As a menacing storm bears down on Pensacola, rescuers frantically search for a missing sailor who mysteriously vanished from his boat at Palafox Pier…
If we weren’t actually living it, I would have thought it was the plot for a television drama. But a truly epic storm did have us dead in its sights:
Everyone went nervously about their preparations, one eye on their boat, evaluating its readiness, the other on the ominously threatening sky. Hail and damaging winds of up to 60 mph with the possibility of tornadoes was the prediction. Just a week earlier a similar storm had wrecked havoc on the town of Century in the northern part of the county, a funnel cloud carving a 16 mile long swath of destruction through the center of town. This storm was predicted to be worse.
That alone would have put everybody on edge. But then there were the dozen police and Search and Rescue personnel walking the piers of the marina, scanning the waters for signs of what everyone hoped they wouldn’t find—the body of one of our dockmates. When he had failed to show up for work the Sunday before, his friends thought it odd. It became even odder when they arrived at the marina the next day to check Painkiller, the catamaran on B dock that he called home. They found the boat unlocked, his wallet, keys and cell phone all onboard. No signs of foul play. He was just gone, having vanished from the face of the earth. There was some murmuring that he drank heavily. Rumors that he had last been seen at The Oar House and Pensacola Bay Brewery on Saturday night. Was it true? I don’t know. But it pointed to an obvious supposition. Perhaps he had returned to his boat late Saturday night, possibly drunk, and somehow gone overboard. If so, he may still be somewhere in the marina…
Was it plausible? Well, it had only been the week before that I had fished another sailor out of the marina waters who had staggered home drunk and fallen in while trying to board his boat. He’d split his chin open when it hit the swim platform of his boat as he went in, and was bleeding so profusely that I called EMS once he was fished from the water and laid out on the pier. If he had knocked himself out (and it’s a miracle he didn’t), then he probably would have drowned. So yes, I think it’s entirely possible.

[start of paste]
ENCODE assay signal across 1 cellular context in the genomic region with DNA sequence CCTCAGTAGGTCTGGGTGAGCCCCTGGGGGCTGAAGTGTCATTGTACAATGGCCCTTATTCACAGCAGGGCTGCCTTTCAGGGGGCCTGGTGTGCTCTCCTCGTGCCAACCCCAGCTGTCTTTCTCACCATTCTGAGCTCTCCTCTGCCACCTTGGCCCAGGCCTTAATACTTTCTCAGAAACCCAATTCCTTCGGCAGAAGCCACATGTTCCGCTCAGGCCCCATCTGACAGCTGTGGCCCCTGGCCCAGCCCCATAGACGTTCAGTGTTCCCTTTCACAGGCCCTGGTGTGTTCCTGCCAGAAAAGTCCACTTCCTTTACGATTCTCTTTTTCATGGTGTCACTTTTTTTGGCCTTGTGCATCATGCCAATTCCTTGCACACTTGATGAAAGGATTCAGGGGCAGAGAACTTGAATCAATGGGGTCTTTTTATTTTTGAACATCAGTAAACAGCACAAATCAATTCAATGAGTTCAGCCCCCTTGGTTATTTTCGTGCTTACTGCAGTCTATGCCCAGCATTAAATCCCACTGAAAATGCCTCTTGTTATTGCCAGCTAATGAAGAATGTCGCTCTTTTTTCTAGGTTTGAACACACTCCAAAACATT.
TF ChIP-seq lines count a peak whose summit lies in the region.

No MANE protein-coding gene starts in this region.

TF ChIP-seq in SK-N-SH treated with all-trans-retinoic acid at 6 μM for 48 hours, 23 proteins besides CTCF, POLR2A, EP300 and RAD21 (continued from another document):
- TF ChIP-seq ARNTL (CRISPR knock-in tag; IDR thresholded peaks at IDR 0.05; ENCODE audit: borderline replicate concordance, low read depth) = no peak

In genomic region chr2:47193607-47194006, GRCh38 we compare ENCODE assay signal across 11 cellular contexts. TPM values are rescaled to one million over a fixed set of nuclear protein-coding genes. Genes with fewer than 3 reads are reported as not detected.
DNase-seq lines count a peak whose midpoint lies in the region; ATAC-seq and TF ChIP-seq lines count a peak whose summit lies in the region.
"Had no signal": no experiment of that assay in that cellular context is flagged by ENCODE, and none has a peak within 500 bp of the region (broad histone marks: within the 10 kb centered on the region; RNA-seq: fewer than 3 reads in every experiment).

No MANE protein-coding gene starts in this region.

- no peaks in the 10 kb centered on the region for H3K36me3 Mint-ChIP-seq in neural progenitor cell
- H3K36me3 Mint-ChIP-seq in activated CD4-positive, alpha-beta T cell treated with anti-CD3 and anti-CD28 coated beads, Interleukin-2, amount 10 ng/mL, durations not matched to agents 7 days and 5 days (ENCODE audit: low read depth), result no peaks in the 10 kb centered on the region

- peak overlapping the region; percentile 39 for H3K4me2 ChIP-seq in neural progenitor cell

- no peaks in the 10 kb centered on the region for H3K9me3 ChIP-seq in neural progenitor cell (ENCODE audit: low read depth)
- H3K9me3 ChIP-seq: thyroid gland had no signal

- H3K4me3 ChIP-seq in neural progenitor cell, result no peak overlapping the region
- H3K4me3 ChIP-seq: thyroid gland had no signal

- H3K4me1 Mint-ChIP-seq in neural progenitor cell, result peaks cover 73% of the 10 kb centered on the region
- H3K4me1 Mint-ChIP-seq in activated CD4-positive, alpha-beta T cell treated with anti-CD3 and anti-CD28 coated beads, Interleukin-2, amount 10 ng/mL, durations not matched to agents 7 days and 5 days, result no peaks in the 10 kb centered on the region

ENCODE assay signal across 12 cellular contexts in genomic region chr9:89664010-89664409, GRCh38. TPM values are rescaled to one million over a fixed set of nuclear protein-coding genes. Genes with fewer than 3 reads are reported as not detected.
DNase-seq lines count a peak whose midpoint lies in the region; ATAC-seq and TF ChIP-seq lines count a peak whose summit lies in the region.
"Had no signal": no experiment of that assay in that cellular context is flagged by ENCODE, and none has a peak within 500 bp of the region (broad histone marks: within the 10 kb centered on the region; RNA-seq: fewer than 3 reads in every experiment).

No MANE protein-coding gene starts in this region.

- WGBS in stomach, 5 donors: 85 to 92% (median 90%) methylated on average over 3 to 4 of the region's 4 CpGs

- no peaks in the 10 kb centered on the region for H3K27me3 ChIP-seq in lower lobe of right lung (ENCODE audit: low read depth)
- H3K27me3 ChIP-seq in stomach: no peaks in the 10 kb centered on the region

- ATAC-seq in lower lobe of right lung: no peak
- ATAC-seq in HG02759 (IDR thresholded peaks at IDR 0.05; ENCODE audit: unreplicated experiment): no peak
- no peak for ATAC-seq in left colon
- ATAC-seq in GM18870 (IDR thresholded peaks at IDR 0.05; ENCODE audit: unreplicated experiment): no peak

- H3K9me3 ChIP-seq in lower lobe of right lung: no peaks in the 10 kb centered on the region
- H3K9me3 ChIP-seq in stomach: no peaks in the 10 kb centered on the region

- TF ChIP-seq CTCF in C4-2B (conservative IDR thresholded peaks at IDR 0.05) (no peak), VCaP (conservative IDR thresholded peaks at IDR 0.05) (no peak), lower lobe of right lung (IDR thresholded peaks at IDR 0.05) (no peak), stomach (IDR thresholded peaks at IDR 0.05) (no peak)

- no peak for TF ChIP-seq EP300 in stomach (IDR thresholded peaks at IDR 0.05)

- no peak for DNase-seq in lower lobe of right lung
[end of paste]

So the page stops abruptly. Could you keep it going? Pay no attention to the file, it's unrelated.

It was now 48 hours since the man failed to arrive at work, and searchers began the grim task of searching the surrounding waters.
Divers arrived to investigate under the boat, and a cadaver dog was lead through the marina. They searched for hours, while the missing man’s mother stood quietly watching from the patio of the restaurant that overlooks the marina. I don’t imagine I’ll ever again complain about having a bad day after watching what she had to endure, standing for hours in the cold west wind while they searched the marina waters for her son’s body.
The storm finally grew too close. The divers were called from the water, and the search boats returned to their slips. Resolution would have to wait for another day.
That night a tornado touched down on the northeast side town, just blocks away from the apartments where our youngest son lives. Over 70 homes were severely damaged or destroyed. The good news is that no one lost their lives. To the surprise of some, we rode out the storm onboard. But we had six stout lines securing us tightly to the pier, and other than a great deal of rocking and rolling, we did just fine.
And first thing this morning, the missing man’s mother resumed her vigil as the search for his body resumed…